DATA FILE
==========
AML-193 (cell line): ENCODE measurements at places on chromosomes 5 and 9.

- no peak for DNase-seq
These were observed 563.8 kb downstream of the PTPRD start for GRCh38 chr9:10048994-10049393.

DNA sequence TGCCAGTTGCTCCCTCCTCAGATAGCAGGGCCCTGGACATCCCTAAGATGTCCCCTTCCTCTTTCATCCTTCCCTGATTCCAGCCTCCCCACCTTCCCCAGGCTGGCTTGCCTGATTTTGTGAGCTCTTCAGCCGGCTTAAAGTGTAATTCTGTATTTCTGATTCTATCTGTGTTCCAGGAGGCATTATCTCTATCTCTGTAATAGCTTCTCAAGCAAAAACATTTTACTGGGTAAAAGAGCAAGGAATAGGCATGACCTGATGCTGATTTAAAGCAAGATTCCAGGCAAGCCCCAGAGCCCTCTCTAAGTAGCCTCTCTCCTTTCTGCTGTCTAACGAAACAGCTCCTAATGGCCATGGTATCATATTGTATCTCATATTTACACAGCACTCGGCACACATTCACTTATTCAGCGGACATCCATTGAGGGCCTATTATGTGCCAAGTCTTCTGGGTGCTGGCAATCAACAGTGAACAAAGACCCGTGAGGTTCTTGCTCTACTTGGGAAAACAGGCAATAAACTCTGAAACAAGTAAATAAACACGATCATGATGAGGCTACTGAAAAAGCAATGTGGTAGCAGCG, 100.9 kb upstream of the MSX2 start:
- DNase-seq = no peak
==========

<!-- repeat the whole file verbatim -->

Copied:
AML-193 (cell line): ENCODE measurements at places on chromosomes 5 and 9.

- no peak for DNase-seq
These were observed 563.8 kb downstream of the PTPRD start for GRCh38 chr9:10048994-10049393.

DNA sequence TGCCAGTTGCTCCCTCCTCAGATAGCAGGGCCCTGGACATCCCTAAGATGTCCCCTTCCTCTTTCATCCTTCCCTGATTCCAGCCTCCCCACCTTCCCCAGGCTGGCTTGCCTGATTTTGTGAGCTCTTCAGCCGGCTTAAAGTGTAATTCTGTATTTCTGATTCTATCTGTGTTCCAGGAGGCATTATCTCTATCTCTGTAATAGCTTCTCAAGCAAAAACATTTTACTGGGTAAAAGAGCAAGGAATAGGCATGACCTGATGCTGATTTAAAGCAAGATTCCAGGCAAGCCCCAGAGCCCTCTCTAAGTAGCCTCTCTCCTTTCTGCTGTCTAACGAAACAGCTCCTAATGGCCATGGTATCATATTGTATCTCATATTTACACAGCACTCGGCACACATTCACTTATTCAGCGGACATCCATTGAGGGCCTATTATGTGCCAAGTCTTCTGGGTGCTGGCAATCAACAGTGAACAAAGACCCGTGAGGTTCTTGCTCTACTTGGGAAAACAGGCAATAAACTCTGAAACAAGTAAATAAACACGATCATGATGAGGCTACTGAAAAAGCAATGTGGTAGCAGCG, 100.9 kb upstream of the MSX2 start:
- DNase-seq = no peak